Obviously people who are rigid 'page poetry' partisans won't care for that. Isn't sound an integral element of poetry even on the page, though? Even when reading poetry to oneself "silently" isn't one sounding it out in one's head? Isn't sound an integral element of language? Doesn't everyone learn to listen and speak before one learns to read, and aren't the two pretty intimately woven together? John Cage was right--real silence doesn't exist. I think it's silly and limiting to be a partisan of one way of experiencing poetry to the exclusion of the other (s). Do these people really exist?
Anyway, I'm a real pup when it comes to this mus/po thing, just getting started, no kind of expert or spokesperson for sure.
These are my starting points here. It always starts with an obsession of some sort, doesn't it?
keep up the good work, great to hear from you
(THIS IN FROM LARRY WINFIELD April 5, 2000)
After beginning the 'silence of the page' epic essay, I see more time is needed to fully critique the many points made, but I will throw two cents worth of verse into the discussion, a performance poem that must be read from paper....
this poem is meant to be read
from dead trees,
the ink must ricochet
from my shielded eyeballs
because I can't trust my hands...
I grip the paper to keep me away from
props, from costumes,
from slapping paint on a portable backdrop
and carrying it around from venue to venue
(oh god, don't let me PERFORM!)
you see, the, the little slammer,
the little slammer in my head
said my shit is weak,
said I should run free onstage -
"don't you want the bored postmodern
rabble to remember the night you reached
deep down through the pyrotechnic
gyrations and pulled the metaphors out of your ass
and smeared them over your naked body
and they turned your hair blond
and hung you from the ceiling
and made you an idol,
a poseur's wet dream,
(a pause, as I turn over the paper...)
"...don't you want fame,
dried up effetes whispering your name,
hushed, telling mere poets
'Shhh, HE'S reading!'"
NO! NO! NO!
this poem is meant to be read on paper,
to keep me from dropping my pants
and exposing my muse,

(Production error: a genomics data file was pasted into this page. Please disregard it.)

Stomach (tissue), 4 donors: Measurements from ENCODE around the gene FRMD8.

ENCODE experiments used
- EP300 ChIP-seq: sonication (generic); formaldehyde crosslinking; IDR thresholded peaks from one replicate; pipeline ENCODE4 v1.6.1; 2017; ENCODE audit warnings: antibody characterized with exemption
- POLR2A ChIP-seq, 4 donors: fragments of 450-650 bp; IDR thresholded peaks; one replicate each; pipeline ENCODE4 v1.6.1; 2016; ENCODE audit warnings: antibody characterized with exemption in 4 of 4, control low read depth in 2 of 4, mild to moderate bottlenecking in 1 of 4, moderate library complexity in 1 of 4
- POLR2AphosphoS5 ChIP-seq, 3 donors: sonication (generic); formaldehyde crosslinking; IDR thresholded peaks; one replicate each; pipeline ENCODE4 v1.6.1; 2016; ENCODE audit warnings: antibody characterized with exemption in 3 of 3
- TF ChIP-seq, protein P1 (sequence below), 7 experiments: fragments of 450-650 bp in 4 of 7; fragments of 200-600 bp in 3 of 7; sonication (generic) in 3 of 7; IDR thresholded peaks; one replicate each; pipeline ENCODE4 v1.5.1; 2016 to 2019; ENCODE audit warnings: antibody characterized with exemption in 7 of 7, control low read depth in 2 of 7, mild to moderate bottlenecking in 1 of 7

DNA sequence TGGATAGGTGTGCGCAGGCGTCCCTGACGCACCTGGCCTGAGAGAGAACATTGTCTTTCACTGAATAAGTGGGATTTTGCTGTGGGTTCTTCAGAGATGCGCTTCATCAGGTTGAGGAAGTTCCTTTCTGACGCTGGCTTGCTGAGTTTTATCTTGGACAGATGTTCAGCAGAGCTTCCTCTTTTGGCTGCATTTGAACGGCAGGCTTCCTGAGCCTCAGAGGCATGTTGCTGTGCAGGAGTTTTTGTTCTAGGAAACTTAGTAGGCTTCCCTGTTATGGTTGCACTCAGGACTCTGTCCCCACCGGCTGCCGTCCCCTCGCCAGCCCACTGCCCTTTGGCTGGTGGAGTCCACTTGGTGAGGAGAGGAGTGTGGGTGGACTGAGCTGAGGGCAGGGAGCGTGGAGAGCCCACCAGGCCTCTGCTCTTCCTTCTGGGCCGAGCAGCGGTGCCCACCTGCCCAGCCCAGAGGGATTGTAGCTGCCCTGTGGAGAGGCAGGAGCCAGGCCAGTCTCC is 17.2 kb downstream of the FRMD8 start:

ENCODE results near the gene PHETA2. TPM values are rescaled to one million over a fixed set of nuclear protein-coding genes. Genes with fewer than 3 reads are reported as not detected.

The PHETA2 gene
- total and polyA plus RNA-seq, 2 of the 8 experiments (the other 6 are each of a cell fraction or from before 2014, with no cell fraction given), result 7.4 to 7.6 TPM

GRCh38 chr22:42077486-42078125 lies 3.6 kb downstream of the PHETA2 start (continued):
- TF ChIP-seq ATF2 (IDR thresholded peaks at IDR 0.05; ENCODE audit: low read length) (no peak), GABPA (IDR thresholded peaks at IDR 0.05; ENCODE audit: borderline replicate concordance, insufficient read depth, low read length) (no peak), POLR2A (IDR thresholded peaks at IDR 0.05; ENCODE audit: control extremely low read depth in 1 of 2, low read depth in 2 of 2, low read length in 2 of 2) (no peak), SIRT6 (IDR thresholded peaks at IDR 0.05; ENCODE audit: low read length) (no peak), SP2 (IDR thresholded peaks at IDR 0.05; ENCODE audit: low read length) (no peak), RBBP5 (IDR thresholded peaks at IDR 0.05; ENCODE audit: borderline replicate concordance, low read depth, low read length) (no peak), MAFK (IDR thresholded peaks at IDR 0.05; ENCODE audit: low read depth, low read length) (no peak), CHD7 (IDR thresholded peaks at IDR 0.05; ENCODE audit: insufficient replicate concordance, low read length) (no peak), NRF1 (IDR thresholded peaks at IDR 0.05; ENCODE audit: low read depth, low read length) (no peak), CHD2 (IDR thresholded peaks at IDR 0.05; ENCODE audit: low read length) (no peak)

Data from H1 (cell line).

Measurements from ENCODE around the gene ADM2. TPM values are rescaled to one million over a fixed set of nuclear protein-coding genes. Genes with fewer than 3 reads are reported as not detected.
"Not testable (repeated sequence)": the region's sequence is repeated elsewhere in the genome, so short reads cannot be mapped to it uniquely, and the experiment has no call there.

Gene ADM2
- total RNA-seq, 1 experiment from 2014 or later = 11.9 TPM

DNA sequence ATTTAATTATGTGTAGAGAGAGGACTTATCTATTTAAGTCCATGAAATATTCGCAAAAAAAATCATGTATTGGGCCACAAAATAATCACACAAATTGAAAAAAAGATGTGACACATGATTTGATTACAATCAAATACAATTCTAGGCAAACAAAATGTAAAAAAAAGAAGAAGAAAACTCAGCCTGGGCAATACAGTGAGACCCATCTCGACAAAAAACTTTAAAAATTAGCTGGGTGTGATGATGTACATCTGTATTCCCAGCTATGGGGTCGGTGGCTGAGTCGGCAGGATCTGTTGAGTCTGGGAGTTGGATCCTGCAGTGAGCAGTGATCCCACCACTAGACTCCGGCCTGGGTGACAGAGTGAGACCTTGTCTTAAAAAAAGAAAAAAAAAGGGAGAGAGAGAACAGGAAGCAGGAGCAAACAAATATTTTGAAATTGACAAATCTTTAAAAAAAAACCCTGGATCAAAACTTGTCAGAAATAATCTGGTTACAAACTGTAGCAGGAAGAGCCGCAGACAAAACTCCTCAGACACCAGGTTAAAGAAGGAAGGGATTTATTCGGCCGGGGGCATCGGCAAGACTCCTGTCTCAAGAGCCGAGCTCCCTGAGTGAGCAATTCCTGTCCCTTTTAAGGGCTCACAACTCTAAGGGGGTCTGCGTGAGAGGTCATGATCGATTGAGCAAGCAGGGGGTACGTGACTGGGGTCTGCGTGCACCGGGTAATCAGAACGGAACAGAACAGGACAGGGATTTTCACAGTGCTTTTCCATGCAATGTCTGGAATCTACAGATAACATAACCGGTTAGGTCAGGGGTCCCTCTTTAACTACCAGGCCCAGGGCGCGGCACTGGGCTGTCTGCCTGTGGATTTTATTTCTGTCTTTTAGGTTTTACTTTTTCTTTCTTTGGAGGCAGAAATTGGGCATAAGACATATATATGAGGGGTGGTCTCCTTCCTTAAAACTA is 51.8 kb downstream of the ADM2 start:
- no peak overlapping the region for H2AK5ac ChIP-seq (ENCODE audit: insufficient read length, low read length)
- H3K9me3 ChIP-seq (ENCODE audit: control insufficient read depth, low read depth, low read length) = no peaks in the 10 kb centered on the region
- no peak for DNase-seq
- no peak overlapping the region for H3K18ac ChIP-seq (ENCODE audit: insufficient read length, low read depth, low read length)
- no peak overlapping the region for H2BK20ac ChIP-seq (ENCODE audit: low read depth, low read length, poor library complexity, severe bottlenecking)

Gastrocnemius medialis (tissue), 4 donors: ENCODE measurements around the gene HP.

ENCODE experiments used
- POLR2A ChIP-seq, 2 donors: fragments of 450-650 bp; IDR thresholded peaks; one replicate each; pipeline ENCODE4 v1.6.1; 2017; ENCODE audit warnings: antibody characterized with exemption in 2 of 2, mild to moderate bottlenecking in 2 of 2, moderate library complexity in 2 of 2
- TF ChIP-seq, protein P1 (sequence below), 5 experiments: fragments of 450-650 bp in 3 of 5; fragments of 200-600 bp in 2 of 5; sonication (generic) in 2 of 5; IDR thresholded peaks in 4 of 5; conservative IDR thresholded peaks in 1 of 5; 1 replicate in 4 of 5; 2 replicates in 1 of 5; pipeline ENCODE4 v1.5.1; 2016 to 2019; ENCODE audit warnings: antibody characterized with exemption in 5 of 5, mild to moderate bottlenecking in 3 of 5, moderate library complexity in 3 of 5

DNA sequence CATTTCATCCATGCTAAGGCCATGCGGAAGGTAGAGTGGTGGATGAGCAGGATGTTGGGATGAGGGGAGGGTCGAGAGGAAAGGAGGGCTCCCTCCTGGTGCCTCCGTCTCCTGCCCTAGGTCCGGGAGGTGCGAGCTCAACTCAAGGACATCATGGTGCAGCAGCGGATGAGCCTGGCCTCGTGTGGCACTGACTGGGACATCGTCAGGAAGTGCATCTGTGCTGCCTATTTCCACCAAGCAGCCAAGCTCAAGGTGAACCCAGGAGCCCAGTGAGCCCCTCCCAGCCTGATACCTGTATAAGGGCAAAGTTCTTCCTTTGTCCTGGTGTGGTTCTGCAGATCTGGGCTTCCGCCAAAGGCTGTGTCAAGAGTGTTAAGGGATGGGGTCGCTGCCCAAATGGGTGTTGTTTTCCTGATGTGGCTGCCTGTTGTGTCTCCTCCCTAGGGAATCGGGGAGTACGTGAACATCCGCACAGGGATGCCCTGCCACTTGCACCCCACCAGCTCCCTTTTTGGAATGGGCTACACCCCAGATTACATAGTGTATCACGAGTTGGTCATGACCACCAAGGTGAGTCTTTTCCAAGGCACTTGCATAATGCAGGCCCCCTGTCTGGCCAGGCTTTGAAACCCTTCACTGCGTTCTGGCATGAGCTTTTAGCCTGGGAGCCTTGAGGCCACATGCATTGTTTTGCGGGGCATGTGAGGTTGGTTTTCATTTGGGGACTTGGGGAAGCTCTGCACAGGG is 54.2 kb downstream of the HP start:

to deflect the urge to chase a perfect score -
and a future slot on "Hollywood Squares"...
this poem stays in my hand
to stop me from stroking the audience,
to prevent the amnesia of easy applause
from clueless hipsters
who watch in awe and murmur
"Man, that was tripped out;
what was the poem about?"
(FROM CHARLIE ROSSITER
The best performance poetry puts the poetry first. That is, performance poetry starts with a poem and then adds whatever will help that poem get a stronger response from the audience.
Performance art is not performance poetry--it's a completely different beast. It may, and often does, have nothing to do with poetry.
The great danger of adding other elements to the presentation of poems is that the other elements may overwhelm the poetry. Musicians that don't understand their role in supporting the poem can become mere distractions. Sometimes the musician must do a simple repetitive thing that seems (initially) boring to said musician, until he understands his role in being a part of something we call performance poetry. In fact, a repetitive riff (which may seem excessively simple in other contexts) often creates the most appropriate background/mood for the poem
Other performance techniques flirt with the same danger--that they will merely distract from the poem. All ancillary activities/sounds should support the poem.
Here comes the commercial (but it's relevant) but stop reading now if it offends yr sensibilities. If you want to see (and discuss/criticize) an attempt to walk the talk I'm talking here--catch AvantRetro (me and Al DeGenova) along with Terry "The Bassman" Davis at Maze branch of Oak Park Public library, Monday April 17 at 7:30 pm. Maze is at 845 S. Gunderson on the corner of Gunderson & Harrison in Oak Park. 708-386-4751 for further info.